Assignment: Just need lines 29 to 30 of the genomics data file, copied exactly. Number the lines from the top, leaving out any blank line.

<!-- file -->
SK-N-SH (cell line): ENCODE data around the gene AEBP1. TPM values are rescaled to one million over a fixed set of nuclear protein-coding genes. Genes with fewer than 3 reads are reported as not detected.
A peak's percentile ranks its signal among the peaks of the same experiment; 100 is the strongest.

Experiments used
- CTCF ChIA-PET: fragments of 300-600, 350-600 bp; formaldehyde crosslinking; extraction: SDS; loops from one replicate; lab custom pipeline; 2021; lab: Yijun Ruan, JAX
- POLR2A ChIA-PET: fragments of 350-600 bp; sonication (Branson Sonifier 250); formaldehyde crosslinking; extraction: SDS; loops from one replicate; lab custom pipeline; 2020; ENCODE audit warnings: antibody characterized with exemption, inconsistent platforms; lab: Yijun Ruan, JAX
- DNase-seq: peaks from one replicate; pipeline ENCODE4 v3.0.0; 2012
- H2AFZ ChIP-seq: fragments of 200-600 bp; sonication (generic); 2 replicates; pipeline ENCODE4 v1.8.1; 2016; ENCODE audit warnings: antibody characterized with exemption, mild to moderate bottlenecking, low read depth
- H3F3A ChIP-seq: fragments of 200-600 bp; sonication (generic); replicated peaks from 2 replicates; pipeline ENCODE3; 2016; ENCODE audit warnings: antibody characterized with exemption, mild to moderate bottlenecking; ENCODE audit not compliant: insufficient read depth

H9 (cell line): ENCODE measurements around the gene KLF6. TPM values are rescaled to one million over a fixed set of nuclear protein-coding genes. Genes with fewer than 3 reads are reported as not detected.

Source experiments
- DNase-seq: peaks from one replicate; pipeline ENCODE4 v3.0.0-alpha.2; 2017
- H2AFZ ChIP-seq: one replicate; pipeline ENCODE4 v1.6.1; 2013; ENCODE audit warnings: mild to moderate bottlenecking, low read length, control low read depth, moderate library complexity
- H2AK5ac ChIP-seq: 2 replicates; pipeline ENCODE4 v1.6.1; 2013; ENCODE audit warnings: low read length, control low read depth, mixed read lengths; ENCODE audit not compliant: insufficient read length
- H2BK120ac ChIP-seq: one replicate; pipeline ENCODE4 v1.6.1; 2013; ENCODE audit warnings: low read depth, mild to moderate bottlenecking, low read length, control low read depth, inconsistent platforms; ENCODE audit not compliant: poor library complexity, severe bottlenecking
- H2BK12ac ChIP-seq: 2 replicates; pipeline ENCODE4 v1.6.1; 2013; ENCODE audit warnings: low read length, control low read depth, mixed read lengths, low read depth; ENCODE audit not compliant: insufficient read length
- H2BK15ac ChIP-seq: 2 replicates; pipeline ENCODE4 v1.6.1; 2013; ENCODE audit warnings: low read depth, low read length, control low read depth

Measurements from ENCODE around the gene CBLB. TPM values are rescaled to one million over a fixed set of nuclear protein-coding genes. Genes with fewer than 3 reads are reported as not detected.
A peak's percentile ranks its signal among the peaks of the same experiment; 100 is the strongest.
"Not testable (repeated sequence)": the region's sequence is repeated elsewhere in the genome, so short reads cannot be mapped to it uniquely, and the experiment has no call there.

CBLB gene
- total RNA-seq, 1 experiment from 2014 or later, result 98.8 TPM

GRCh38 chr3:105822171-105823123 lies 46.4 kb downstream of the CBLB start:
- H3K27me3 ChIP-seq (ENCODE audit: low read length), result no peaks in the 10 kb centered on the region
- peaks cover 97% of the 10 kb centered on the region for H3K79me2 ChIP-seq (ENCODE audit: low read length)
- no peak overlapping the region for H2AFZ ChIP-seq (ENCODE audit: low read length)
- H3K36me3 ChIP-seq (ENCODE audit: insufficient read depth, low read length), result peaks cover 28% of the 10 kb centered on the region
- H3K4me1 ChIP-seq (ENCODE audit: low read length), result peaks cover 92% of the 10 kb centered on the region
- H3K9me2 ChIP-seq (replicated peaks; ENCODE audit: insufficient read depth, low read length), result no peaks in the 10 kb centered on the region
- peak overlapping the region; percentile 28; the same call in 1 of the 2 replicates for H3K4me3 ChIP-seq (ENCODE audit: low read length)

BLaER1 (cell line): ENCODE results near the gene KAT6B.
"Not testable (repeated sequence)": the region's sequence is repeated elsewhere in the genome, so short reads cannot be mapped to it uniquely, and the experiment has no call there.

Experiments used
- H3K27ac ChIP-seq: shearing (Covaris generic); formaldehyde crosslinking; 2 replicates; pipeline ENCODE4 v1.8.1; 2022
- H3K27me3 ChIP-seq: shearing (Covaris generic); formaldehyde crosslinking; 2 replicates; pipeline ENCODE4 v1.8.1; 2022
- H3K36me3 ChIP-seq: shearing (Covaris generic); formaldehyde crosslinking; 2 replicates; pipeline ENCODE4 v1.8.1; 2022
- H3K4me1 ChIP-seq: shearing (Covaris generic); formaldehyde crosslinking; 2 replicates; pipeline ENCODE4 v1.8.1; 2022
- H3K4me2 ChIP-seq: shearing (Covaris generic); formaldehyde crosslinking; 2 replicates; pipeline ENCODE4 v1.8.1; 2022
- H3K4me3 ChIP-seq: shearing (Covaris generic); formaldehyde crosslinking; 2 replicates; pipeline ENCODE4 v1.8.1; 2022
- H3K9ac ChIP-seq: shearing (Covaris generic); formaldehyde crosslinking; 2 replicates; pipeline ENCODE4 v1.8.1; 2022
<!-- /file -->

- peak overlapping the region; percentile 28; the same call in 1 of the 2 replicates for H3K4me3 ChIP-seq (ENCODE audit: low read length)

BLaER1 (cell line): ENCODE results near the gene KAT6B.